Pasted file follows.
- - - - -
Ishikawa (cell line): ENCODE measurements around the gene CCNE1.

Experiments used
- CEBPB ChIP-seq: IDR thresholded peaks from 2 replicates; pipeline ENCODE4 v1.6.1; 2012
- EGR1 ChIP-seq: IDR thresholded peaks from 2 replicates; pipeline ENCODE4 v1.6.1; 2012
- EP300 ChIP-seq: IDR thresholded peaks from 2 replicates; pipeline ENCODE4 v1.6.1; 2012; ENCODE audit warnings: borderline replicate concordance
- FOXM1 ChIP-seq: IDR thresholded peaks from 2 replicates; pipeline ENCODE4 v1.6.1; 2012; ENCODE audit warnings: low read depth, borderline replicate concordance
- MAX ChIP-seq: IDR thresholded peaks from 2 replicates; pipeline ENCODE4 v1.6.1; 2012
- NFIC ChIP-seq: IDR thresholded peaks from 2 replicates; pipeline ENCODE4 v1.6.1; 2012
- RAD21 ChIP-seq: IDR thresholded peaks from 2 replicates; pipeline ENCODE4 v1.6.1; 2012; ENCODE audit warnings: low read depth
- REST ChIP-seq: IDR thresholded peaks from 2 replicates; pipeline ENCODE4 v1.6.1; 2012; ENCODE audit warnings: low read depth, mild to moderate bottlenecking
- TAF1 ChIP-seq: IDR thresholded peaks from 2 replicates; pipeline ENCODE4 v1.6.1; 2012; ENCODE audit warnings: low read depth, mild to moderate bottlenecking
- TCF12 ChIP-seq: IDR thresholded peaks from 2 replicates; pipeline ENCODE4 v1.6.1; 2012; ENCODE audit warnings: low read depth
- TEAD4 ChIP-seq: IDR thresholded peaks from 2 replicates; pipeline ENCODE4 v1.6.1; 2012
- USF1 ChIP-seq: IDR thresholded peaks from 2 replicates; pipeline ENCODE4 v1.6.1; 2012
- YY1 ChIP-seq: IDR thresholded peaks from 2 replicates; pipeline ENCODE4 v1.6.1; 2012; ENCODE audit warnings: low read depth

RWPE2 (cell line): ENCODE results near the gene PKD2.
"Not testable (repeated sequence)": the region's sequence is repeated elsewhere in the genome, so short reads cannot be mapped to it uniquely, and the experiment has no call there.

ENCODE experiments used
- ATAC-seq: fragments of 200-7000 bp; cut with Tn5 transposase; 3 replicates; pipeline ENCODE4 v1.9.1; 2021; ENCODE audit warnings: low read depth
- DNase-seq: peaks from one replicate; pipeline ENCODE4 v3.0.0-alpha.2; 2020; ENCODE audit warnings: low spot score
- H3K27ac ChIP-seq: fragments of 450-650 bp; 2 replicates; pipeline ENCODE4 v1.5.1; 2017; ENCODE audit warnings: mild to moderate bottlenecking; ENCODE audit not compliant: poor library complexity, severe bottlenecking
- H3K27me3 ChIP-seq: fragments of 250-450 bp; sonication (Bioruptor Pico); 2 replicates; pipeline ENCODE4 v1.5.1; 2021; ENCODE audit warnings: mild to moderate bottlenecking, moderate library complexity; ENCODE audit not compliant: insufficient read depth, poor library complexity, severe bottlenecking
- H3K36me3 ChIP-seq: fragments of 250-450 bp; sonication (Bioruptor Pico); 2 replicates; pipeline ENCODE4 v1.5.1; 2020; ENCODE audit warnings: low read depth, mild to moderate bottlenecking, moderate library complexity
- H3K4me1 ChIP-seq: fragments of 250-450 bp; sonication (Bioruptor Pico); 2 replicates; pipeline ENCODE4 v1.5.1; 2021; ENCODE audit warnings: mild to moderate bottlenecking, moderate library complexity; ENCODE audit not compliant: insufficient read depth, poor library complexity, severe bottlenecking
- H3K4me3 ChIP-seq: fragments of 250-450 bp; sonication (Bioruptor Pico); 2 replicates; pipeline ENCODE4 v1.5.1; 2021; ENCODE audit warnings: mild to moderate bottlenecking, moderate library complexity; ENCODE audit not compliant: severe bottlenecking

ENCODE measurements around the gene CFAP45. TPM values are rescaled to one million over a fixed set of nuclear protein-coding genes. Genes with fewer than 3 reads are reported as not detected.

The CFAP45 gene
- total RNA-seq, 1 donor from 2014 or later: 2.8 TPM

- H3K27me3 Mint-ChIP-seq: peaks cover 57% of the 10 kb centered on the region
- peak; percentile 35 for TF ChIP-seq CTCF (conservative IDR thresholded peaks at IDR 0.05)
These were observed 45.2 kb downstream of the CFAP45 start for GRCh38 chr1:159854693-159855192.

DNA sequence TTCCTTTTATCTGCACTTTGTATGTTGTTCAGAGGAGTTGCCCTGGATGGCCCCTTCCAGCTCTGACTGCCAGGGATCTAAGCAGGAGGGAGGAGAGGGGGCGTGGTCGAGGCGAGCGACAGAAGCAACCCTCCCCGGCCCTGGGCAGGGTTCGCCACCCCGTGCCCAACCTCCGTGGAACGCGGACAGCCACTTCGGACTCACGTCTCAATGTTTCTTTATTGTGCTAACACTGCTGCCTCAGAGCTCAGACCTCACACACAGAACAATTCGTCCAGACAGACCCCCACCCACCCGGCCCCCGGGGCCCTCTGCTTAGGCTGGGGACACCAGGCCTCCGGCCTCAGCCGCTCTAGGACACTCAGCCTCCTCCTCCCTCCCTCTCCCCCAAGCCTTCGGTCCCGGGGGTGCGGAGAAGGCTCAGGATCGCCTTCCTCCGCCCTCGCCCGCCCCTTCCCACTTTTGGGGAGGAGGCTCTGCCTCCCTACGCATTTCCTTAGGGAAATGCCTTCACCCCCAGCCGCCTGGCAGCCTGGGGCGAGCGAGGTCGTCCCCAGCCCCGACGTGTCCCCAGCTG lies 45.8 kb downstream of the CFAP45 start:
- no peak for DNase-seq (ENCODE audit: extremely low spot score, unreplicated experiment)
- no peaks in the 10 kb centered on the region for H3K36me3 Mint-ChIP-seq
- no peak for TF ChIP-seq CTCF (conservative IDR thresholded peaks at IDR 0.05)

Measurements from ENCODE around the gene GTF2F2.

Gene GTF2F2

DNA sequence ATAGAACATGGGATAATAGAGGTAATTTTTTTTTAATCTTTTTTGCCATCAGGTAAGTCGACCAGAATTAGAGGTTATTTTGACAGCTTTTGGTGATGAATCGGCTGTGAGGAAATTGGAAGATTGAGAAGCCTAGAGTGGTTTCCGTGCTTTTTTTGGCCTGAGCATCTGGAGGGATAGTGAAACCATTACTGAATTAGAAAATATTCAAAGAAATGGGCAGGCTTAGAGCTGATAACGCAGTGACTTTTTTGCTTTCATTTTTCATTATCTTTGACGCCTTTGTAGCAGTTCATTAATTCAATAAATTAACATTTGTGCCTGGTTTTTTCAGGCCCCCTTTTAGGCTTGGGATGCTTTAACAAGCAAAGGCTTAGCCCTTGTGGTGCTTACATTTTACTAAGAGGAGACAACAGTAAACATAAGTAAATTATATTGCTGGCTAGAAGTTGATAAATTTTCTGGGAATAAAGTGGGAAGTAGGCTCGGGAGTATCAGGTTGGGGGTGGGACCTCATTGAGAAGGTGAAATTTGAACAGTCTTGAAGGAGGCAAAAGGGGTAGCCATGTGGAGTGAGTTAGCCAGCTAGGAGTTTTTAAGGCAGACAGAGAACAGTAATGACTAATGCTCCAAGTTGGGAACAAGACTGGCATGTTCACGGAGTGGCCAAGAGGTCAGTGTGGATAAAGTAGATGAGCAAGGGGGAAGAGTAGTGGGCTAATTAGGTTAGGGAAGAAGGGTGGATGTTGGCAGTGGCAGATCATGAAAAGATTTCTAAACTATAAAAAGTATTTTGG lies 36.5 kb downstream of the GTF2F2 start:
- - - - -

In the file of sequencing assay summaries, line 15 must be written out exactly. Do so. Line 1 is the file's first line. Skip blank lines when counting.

- YY1 ChIP-seq: IDR thresholded peaks from 2 replicates; pipeline ENCODE4 v1.6.1; 2012; ENCODE audit warnings: low read depth